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Re: Japanese voicing, and learning Mandarin and Portuguese (was Re: Keyboards)

From:Nik Taylor <yonjuuni@...>
Date:Thursday, January 12, 2006, 2:42
Roger Mills wrote:
> This seems to require the speaker to examine the entire 2d lexeme before > deciding whether to voice or not-- probably an undue mental burden > especially if the governing vd.C is several syllables distant. No wonder > that kids learning to speak would be confused (and the wikipedia article > mentions that native speakers do indeed suffer confusion.) So nowadays > compds. with voicing have simply become lexicalized.
There is still a rule against voicing words that contain a voiced obstruent, e.g., tamago can never become *damago in compounds
> Was there ever, or is there now, any constraint in Japanese on lexemes with > consecutive syllables with vd. C ? e.g. /baga/, /guda/ etc? If so, that > might help explain it (though not cases of _V-vl-V-vd...).
Historically, there were two relevant rules: 1. No more than one voiced obstruent in a morpheme 2. No word may begin with a voiced obstruent There is a theory that rendaku originated by the addition of that second rule. E.g., _kata_ may have been _gata_ in ancient Japanese, but when the 2nd rule developed, it became _kata_. However, in compounds, it would've preserved the original /g/. Thus, if true, rendaku originated as a DEvoicing phenomenon. Later borrowings have introduced words with initial voiced obstruents, such as the _daku_ in _rendaku_. Furthermore, some native words have acquired voiced obstruents in Modern Japanese. For example, _dare_ ("who?") was _tare_ in Middle Japanese. (Incidentally, I'm not sure if this particular example is correct, or if -gata is an example of a later reanalysis, but the principle holds) Apparently in Old Japanese, words either did or did not become voiced in compounds, which is the justification for that theory. Later changes complicated the situation by the development of voicing in words with no etymological justification, or, vice versa, loss of voicing where it originally existed.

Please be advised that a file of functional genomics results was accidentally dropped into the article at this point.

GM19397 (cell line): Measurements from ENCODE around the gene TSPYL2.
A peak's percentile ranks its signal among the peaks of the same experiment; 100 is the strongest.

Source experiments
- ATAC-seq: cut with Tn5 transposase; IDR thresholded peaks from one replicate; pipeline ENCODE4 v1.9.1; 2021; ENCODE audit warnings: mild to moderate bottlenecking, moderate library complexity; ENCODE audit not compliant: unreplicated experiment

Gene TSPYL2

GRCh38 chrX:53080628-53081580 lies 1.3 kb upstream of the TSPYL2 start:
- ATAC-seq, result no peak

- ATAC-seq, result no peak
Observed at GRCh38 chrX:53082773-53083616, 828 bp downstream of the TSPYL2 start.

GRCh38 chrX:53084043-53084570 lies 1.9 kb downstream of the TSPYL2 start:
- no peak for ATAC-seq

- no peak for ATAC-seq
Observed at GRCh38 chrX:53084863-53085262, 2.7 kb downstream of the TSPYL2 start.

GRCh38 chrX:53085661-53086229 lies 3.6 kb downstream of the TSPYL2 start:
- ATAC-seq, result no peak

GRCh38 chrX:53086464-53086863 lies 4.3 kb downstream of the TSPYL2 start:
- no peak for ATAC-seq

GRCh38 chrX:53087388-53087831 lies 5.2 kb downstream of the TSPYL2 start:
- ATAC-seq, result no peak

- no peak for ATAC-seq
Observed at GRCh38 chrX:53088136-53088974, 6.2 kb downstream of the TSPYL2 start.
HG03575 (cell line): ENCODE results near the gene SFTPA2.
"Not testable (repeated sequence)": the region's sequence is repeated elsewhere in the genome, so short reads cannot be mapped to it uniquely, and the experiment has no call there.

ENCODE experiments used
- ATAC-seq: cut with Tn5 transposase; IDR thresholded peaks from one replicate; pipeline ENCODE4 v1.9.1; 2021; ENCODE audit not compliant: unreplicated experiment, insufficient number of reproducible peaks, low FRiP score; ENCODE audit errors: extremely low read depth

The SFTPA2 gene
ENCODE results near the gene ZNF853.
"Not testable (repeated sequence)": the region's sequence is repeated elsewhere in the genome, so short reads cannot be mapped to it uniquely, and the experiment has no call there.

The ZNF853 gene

> And if perchance voicing takes place in a mixed bag of environments, that > might mean the rule must be written using braces { (curly brackets)-- and as > James McCawley always said (I paraphrase), "Curly brackets are evil" and > when you see them in a rule, you can safely bet there's something wrong. > :-)))
It seems that various borrowings, reanalyses, etc., have complicated the situation to a point where it's effectively a matter of memorizing when you voice and when you don't.